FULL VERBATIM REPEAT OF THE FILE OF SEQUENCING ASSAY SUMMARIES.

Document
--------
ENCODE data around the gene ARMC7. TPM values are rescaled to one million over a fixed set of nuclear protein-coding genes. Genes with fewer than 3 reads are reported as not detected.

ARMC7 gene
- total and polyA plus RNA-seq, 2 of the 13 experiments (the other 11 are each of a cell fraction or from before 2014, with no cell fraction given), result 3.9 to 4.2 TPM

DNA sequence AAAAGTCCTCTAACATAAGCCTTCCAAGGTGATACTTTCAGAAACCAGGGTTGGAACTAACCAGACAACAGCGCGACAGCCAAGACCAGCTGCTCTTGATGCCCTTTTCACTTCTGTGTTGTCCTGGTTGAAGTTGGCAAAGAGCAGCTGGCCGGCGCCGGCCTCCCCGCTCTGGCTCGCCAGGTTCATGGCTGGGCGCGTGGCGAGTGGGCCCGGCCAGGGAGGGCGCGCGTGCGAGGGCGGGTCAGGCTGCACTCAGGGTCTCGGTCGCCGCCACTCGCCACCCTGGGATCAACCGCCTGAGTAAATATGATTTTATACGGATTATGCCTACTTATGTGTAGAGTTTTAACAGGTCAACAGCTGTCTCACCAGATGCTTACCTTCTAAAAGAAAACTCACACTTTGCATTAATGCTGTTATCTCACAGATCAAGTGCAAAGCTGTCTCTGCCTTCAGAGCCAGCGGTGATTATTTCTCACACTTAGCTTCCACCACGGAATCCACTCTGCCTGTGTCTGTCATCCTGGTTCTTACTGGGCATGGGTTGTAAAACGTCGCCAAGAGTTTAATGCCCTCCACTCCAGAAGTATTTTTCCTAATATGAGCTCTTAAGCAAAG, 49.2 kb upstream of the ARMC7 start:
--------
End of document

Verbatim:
ENCODE data around the gene ARMC7. TPM values are rescaled to one million over a fixed set of nuclear protein-coding genes. Genes with fewer than 3 reads are reported as not detected.

ARMC7 gene
- total and polyA plus RNA-seq, 2 of the 13 experiments (the other 11 are each of a cell fraction or from before 2014, with no cell fraction given), result 3.9 to 4.2 TPM

DNA sequence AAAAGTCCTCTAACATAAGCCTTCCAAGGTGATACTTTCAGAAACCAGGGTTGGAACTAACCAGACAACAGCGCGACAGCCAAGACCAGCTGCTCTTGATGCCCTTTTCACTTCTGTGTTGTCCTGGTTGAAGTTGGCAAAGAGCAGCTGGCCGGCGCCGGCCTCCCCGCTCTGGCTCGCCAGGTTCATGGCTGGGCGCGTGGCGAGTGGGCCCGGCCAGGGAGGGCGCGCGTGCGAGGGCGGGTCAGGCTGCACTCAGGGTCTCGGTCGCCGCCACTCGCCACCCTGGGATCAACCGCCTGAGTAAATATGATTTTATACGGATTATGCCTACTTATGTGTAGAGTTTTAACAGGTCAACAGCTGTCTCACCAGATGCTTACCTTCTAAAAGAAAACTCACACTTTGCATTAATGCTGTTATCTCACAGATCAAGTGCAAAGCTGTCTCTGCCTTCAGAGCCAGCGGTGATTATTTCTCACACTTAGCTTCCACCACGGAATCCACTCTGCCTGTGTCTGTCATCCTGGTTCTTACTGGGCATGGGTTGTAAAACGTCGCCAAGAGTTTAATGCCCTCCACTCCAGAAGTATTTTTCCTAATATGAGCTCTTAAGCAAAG, 49.2 kb upstream of the ARMC7 start: